That's nice. In my experiences, the lecturer has more experience in the topic than the typical student. When they choose a given language, framework, platform, or technology to use to teach their content, they have a good reason to.

Terseness is, in my opinion, a rather poor measure to discuss a language on. There are far better criteria to use when choosing a language to implement a project in - platform support, tool support, available resources, team knowledge. With never having seen J before, it seems rather difficult to read. However, it might be very good at solving the particular problems that the project is trying to solve, and the people on the team might have experience with it. It might also be easy to learn.

In your specific case, of a class, you need to focus on the point - learning concepts and techniques. Not only will you learn about J (and learning new tools is always good), but you'll learn techniques that can probably be applied to other languages as well.

The question therefore is, can you really argue that usage of a terse programming language will result in less errors and that time to fix a bug is reduced?

My intuition says no, but that's beside the point. You need to factor in knowledge of the language, supporting tools (compilers, IDEs, static analysis), and process methodology (pair programming, code reviews, style guidelines), and more to have an adequate discussion of how to reduce errors and time-to-fix.


If you're interested in more about COCOMO and what it's all about, I'd recommend reading Software Engineering Economics and Software Cost Estimation with COCOMO II, both by Barry Boehm. Software Engineering Economics is mostly general software project management, cost estimation, and effort estimation. The portion of the book that discusses COCOMO discuses the COCOMO 89 version, which Boehm has said should no longer be used due to inaccuracies that were corrected in the COCOMO II version, however the rest of the sections of the book are still relevant.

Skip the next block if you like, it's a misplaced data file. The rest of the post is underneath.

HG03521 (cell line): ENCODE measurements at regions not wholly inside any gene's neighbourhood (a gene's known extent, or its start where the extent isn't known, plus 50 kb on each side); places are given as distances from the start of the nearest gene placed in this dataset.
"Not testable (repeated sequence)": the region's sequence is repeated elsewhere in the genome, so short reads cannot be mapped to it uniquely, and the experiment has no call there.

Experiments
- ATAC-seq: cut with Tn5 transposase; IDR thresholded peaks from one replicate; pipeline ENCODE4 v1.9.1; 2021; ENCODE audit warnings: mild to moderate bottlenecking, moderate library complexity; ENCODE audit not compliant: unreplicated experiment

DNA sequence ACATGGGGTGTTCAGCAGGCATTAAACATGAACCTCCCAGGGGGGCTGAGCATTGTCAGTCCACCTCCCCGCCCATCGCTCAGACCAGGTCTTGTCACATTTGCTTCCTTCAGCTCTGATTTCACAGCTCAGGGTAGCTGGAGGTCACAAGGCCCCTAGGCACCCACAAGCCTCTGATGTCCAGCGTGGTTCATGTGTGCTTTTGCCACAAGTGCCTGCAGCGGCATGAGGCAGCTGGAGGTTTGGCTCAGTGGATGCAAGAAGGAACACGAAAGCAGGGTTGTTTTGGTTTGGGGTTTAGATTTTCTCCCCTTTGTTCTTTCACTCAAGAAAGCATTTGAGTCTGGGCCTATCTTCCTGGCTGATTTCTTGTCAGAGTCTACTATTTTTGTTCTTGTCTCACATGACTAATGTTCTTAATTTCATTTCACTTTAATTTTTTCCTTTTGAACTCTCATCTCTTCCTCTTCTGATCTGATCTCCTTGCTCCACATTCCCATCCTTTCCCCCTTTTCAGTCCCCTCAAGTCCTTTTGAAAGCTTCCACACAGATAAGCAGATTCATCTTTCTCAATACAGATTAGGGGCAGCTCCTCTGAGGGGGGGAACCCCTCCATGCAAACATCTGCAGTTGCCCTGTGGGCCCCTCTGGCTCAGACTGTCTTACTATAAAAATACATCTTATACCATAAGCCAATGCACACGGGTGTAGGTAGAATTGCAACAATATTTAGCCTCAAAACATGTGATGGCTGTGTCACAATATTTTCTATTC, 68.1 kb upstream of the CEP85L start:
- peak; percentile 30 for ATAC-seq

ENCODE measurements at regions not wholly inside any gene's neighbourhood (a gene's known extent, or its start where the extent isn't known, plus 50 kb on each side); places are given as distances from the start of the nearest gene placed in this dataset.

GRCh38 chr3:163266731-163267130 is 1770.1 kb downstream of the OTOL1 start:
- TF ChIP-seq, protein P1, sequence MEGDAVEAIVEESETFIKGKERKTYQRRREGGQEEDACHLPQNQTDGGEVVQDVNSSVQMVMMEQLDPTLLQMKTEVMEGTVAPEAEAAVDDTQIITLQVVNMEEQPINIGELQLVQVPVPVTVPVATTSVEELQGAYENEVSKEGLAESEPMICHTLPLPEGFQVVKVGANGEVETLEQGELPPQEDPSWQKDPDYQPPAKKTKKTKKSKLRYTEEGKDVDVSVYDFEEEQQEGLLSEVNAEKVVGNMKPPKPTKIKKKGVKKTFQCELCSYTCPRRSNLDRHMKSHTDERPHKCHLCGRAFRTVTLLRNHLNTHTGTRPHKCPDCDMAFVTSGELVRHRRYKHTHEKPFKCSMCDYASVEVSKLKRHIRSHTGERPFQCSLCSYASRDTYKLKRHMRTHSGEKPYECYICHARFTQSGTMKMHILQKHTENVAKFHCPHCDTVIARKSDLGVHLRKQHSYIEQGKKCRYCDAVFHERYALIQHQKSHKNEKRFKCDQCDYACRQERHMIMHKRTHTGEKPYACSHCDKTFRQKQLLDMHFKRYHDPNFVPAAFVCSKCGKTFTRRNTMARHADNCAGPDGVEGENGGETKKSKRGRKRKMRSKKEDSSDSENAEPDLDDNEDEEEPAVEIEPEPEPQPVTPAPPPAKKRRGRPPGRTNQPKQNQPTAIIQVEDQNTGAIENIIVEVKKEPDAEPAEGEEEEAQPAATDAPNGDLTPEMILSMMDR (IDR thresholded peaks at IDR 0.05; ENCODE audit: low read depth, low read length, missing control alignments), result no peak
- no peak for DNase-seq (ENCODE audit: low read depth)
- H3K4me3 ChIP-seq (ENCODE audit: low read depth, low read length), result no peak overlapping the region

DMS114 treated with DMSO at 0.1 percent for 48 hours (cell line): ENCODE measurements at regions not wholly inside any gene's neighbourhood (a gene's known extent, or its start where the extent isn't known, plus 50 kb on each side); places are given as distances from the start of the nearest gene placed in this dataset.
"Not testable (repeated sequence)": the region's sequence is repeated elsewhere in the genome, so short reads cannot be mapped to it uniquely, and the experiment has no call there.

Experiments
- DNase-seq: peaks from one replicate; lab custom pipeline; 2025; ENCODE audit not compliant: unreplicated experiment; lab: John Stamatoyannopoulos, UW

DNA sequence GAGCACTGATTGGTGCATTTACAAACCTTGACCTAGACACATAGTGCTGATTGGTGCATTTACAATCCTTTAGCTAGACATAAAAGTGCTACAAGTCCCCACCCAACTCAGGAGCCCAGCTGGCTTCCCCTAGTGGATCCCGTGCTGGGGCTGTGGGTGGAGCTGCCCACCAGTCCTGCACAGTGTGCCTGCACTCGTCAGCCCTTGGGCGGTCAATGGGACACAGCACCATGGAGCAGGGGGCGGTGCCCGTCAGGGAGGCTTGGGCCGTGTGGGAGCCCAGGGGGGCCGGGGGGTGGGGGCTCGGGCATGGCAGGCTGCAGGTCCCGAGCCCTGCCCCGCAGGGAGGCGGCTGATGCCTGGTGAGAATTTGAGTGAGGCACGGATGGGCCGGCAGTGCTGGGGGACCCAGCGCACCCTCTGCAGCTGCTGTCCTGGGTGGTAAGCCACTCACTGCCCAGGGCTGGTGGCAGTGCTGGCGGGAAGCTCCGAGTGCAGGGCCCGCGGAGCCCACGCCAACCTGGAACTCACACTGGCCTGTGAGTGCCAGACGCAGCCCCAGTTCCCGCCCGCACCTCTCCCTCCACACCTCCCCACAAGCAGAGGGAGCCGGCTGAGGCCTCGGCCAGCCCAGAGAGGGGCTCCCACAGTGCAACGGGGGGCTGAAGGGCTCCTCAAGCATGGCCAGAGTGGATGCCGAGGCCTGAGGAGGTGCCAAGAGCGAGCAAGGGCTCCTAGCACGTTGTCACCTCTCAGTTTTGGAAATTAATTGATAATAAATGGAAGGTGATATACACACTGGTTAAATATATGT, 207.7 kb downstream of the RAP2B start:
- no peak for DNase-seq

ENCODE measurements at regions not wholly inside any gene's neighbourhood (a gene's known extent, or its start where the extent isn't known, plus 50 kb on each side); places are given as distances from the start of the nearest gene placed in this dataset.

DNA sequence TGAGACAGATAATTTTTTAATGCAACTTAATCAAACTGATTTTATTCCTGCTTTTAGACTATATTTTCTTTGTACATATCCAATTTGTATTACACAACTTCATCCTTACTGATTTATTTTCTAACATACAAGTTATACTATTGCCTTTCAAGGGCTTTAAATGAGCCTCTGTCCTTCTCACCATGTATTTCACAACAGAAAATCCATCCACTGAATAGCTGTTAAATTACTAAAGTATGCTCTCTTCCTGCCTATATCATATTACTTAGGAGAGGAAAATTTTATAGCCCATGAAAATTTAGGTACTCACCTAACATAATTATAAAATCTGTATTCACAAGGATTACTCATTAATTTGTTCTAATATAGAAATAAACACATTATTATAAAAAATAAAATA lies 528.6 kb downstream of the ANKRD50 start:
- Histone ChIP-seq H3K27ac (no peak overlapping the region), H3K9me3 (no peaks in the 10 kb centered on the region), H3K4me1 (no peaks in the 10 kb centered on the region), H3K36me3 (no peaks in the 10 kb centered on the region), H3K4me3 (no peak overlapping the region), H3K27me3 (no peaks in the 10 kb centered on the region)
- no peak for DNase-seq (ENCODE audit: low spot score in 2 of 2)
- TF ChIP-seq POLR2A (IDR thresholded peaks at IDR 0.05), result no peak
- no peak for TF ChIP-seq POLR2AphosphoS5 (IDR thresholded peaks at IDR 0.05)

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It may result in fewer faulty characters per program, but that is all you can predict. And the COCOMO metric doesn't account for the natural verbosity of different languages, therefore it is meaningless to use it as an argument for one language over another.

No, the question of whether a language promotes better, more error-free code or not can only be solved through rigorously controlled contrastive experiments. Unfortunately there are few really unbiased research studies, and it seems there is always a reason why a non-advocate will reject the findings of an advocate in favor of one particular language.

Perhaps the most convincing argument is real-world use. Granted, there is a lot of inertia, backward-compatibility constraints, willful ignorance etc. in the world of commercial software development, but you have to ask yourself: if Wonder Language X (be it J, or Lisp, or Haskell, or whatever) really consistently produced better programs faster - wouldn't at least some of the less backward managers eventually notice that and at least try to gain an edge over the competition by using it? And note that it has to bring actual benefits, not benefits that only work for academic toy problem sizes, or only if you have extremely smart people use it.

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If you use function points as an input to COCOMO, I believe there is an adjustment factor for different languages to account for time. If you use SLOC, you can only compare COCOMO output against projects in the same language. Unfortunately, I only have Software Engineering Economics, which covers COCOMO 89 and not COCOMO II (the preferred COCOMO implementation these days). –  Thomas Owens Jan 4 '12 at 10:44

First. Do you want to pass the course? If so, learn J rather than argue with the lecturer. Learning J has value.

Second. COCOMO backs up the lecturer, not you.

can you really argue that usage of a terse programming language will result in less errors and that time to fix a bug is reduced?